Source: Dictatorial regimes in East Africa and EU refugee crisis

Finfinnee Radio: Journalist Yassin Jumma’s Interview with Jabber Ismael, an Oromo refguee in Kenyan Nairobi October 8, 2015

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Related:-

https://oromianeconomist.wordpress.com/2015/06/04/ethiopia-spymaster-infiltrates-kenya-police/

https://oromianeconomist.wordpress.com/2015/06/28/kenya-the-plight-of-oromo-refugees/

Oromia: URGENT APPEAL TO INTERNATIONAL COMMUNITY AND HUMAN RIGHTS ADVOCATES #Oromo Refugee Community Welfare Association, Kenya February 14, 2015   

https://oromianeconomist.wordpress.com/2015/02/14/oromia-urgent-appeal-to-international-community-and-human-rights-advocates-oromo-refugee-community-welfare-association-kenya/ee/

https://oromianeconomist.wordpress.com/2013/08/27/the-tyrannic-ethiopian-regim-is-accountable-for-the-death-of-a-political-prisoner-and-prisoner-of-conscience-oromo-national-engineer-tesfahun-chemeda/

Time: As Europe Begins to Welcome Syrians, African Refugees Fear Being Left Behind September 12, 2015

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Italy Migrants
Carmelo Imbesi—APMigrants wait to disembark from the Irish Navy vessel LE Niamh at the Messina harbor in Sicily, on Aug. 24, 2015. Source:- http://time.com/4031569/migrant-crisis-europe-african-refugees/

There is growing concern that Europe may unwittingly divide migrants into two distinct classes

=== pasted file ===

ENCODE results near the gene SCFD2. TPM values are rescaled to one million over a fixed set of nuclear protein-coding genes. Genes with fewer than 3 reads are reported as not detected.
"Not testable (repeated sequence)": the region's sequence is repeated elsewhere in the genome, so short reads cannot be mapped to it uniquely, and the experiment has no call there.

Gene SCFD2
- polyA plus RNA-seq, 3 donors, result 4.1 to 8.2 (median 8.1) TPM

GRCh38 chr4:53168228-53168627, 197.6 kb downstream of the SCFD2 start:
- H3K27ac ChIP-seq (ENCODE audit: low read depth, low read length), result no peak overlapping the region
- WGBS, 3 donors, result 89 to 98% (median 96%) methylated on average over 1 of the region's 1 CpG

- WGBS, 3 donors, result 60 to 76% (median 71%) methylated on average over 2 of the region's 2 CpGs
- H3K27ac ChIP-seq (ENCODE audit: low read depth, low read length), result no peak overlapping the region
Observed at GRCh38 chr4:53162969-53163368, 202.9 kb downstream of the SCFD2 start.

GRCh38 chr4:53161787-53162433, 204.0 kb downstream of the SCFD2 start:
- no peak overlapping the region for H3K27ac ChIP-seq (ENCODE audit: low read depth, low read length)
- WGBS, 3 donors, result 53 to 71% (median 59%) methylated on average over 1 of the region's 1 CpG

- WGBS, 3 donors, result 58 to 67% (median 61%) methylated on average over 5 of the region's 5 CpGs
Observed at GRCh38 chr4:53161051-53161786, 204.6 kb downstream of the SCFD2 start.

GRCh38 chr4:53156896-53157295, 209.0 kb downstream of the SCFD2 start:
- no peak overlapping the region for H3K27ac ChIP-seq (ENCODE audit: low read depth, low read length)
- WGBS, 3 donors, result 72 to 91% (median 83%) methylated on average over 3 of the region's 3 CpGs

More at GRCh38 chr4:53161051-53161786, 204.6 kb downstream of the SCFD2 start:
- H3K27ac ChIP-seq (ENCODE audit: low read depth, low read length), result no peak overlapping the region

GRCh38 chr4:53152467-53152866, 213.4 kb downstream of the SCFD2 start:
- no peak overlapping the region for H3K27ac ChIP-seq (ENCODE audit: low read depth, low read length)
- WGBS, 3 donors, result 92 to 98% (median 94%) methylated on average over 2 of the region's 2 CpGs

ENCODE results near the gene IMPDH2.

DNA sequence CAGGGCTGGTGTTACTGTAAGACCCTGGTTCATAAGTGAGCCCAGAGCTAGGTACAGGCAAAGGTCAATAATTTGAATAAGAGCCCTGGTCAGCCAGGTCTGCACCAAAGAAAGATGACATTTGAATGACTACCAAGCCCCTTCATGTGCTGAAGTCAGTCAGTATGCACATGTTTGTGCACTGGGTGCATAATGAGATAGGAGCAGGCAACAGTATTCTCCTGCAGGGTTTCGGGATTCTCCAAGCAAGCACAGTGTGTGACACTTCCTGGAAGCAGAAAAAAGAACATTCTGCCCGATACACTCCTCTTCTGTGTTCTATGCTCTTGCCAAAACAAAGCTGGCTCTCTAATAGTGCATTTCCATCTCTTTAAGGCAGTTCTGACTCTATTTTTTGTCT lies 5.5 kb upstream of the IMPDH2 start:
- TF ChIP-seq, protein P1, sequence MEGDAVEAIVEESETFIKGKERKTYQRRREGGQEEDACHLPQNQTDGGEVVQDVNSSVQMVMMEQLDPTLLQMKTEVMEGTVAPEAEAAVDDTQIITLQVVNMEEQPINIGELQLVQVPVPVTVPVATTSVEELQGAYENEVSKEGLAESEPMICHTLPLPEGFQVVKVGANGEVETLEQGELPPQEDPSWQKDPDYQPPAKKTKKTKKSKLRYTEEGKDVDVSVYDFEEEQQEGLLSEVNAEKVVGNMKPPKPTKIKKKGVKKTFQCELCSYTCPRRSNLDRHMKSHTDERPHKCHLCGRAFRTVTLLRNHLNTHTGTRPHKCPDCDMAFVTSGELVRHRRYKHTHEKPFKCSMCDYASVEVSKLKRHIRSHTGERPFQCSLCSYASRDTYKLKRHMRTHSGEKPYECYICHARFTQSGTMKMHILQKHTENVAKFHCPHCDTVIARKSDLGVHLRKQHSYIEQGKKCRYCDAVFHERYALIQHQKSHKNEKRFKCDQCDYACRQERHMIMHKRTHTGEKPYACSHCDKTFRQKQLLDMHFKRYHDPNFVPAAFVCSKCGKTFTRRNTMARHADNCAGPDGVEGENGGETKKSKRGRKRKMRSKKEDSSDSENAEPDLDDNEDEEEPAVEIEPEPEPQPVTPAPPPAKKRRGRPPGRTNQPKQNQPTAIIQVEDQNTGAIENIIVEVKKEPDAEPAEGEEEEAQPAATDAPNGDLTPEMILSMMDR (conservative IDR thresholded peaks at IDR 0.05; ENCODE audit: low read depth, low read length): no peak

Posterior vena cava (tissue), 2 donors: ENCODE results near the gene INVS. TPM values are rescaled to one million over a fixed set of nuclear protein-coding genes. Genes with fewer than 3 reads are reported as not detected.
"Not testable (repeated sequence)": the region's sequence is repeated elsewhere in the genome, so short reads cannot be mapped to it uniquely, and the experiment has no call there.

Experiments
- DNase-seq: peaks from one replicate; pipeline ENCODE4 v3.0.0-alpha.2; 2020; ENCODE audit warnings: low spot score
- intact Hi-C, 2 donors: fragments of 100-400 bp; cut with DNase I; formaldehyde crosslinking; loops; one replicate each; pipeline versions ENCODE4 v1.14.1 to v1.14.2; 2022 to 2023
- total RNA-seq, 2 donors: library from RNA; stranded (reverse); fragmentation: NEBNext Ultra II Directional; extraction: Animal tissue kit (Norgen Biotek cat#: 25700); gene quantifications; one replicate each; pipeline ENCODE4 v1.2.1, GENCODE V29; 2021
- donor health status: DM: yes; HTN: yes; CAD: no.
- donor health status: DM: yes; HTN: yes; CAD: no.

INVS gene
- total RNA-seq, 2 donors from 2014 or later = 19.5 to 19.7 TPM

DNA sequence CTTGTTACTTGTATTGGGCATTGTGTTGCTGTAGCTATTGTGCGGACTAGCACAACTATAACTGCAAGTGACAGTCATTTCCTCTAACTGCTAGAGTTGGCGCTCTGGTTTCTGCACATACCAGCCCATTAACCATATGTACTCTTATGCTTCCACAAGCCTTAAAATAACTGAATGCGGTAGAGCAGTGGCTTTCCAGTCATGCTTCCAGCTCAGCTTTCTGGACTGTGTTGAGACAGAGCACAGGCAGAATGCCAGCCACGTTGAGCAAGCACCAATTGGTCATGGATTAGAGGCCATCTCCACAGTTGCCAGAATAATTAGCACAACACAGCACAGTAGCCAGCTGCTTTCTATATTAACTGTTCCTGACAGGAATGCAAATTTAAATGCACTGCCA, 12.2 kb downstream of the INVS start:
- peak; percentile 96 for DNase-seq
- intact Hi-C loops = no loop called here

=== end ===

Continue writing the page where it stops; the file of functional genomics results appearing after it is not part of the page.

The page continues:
With E.U. leaders finally working on a Europe-wide refugee policy, there is growing concern among some migrants and aid officials that the new policies might unwittingly divide the migrants into two distinct classes—with two different kinds of welcomes.

First, the hundreds of thousands of Syrians fleeing the war back home, whose stunning flight into Europe has seized world attention; and second, the hundreds of thousands of much poorer, less educated newcomers who have also fled dire circumstances in Africa.

As EU officials prepare to meet in Brussels on Monday to hash out an emergency plan, the details are sketchy as to how the continent will integrate the massive influx of migrants who have crossed into Europe from Asia, Africa, and the Middle East. On Wednesday the European Commission President Jean-Claude Juncker made it clear to the EU Parliament that the union’s 28 countries were duty-bound to help host the 160,000 asylum-seekers currently stuck in Greece, Italy, and Hungary, and emphasized that all would be treated equally. “Europe has made the mistake in the past of distinguishing between Jews, Christians, Muslims,” he said. “There is no religion, no belief, no philosophy when it comes to refugees.”

Yet, for some of the 80,000 or so who have landed in Sicily this year—the vast majority African—the promise of fairness for all sounds unconvincing.

Africans who have fled deadly, often forgotten conflicts, or various kinds of persecution—including religious and anti-gay violence—say they believe it could take years to win refugee status or residence in Europe, if they ever receive it at all. Those simply fleeing poverty, and there are many, are not eligible for asylum.